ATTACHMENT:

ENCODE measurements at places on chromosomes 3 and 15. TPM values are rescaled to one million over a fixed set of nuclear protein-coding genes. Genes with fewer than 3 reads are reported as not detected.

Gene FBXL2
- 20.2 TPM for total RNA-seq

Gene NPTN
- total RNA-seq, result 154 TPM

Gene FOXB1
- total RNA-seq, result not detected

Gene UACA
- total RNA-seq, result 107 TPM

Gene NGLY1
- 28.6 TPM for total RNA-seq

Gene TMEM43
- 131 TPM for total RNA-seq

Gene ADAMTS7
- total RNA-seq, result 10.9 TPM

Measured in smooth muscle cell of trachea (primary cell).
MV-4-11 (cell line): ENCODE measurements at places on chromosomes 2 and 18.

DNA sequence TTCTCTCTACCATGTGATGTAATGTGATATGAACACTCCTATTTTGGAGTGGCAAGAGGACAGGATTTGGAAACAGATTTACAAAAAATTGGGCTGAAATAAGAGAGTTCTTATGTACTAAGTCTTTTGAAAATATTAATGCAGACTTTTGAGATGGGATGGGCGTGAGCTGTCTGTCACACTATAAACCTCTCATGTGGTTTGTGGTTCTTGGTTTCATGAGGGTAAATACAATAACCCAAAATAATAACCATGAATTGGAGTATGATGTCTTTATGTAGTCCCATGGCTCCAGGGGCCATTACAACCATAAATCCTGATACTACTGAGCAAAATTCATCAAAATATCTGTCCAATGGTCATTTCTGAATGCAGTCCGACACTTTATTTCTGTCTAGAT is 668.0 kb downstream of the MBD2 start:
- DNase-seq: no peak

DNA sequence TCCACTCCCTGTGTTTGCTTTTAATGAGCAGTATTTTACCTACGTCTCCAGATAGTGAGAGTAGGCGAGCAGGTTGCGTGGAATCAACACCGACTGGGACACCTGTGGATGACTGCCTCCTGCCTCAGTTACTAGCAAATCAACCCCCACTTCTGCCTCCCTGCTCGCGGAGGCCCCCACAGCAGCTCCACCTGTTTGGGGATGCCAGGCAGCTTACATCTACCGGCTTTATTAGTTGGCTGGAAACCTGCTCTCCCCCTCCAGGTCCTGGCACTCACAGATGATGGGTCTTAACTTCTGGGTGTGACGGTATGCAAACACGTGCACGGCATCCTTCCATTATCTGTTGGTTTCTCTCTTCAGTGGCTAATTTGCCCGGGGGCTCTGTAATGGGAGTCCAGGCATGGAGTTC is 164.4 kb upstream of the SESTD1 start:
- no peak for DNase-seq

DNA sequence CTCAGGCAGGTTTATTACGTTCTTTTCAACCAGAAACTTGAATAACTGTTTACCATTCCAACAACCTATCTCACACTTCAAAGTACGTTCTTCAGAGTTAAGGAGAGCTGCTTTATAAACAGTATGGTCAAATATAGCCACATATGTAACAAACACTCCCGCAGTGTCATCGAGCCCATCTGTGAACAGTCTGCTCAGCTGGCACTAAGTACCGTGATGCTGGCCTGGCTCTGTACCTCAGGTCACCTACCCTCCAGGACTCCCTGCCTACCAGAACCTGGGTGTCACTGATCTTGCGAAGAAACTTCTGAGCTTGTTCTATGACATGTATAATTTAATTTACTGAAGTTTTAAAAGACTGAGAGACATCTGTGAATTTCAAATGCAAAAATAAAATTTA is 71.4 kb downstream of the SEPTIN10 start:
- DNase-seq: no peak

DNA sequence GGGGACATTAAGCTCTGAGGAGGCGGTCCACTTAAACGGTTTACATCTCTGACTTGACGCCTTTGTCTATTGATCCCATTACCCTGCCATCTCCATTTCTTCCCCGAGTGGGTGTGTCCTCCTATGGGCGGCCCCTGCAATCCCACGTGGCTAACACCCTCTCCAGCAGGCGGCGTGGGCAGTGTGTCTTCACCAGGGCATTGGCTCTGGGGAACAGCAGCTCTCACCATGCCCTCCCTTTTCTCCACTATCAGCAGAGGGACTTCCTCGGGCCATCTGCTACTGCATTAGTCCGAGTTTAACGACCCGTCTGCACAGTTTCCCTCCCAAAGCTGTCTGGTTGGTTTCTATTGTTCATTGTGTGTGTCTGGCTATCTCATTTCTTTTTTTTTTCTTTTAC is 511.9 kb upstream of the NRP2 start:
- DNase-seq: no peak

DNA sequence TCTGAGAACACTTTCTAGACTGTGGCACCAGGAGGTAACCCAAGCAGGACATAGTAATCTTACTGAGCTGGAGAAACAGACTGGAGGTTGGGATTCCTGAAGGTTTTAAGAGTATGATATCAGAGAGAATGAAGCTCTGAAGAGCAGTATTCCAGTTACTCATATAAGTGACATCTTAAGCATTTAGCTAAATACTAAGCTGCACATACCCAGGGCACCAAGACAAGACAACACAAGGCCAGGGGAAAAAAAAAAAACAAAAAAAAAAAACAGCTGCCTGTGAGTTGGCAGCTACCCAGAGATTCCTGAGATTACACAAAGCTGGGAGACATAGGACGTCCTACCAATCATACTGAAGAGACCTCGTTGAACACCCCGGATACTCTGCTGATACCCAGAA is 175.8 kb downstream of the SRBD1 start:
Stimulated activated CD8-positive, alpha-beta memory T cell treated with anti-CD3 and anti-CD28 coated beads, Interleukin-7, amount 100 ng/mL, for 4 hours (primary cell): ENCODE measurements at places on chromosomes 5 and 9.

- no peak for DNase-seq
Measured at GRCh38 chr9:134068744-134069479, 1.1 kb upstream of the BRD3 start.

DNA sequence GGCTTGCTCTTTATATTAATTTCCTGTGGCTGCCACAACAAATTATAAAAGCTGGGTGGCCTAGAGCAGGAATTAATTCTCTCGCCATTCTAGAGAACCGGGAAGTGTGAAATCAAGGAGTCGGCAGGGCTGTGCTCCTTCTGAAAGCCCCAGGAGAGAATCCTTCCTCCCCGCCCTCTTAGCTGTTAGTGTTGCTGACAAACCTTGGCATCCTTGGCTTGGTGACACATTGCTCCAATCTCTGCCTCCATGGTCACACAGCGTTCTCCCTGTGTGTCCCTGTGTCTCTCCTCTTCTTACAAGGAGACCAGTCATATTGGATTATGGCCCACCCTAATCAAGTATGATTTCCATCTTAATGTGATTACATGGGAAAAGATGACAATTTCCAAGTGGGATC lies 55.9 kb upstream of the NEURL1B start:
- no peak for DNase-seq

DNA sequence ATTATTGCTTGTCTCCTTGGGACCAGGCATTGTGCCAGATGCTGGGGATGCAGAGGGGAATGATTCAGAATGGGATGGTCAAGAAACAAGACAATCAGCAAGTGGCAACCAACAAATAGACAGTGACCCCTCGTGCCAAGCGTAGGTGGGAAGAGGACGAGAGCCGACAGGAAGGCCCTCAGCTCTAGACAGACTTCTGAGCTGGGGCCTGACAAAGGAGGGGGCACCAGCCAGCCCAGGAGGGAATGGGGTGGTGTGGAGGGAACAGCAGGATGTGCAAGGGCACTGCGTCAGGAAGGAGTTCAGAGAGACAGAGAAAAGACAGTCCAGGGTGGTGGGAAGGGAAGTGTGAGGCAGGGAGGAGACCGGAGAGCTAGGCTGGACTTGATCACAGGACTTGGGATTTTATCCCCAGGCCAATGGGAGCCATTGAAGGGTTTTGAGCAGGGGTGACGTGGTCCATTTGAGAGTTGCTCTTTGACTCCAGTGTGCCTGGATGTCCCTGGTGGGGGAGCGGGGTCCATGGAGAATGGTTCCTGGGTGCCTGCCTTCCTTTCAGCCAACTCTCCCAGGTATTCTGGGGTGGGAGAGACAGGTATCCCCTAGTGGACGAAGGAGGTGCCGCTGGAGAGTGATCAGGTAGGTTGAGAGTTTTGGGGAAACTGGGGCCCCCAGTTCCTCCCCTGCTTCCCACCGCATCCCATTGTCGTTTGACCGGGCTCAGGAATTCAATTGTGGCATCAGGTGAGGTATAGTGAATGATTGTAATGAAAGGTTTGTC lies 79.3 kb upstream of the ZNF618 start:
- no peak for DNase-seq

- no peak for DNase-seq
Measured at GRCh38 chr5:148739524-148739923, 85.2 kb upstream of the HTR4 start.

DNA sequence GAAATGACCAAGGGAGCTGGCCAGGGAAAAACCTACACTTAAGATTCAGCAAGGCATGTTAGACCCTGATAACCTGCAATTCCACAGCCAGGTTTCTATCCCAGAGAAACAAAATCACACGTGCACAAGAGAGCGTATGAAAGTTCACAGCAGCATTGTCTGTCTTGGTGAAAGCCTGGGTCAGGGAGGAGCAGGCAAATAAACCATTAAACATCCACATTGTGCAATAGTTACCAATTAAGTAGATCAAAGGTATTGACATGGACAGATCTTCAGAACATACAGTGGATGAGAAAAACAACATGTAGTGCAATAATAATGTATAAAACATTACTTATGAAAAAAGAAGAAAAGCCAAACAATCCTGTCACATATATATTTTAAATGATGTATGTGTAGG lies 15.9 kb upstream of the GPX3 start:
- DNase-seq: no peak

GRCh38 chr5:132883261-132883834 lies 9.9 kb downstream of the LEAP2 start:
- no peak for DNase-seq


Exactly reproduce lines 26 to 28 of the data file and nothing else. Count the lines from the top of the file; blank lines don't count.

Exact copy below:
DNA sequence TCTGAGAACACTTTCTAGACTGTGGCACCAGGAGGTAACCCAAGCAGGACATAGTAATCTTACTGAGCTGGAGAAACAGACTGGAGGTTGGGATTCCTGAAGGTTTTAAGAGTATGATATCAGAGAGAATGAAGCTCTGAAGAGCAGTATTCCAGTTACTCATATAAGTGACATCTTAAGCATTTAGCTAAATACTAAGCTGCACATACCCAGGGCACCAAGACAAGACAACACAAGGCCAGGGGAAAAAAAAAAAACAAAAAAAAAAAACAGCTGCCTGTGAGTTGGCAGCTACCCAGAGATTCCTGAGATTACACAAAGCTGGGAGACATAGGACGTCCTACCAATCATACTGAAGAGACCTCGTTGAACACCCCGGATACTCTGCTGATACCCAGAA is 175.8 kb downstream of the SRBD1 start:
Stimulated activated CD8-positive, alpha-beta memory T cell treated with anti-CD3 and anti-CD28 coated beads, Interleukin-7, amount 100 ng/mL, for 4 hours (primary cell): ENCODE measurements at places on chromosomes 5 and 9.

- no peak for DNase-seq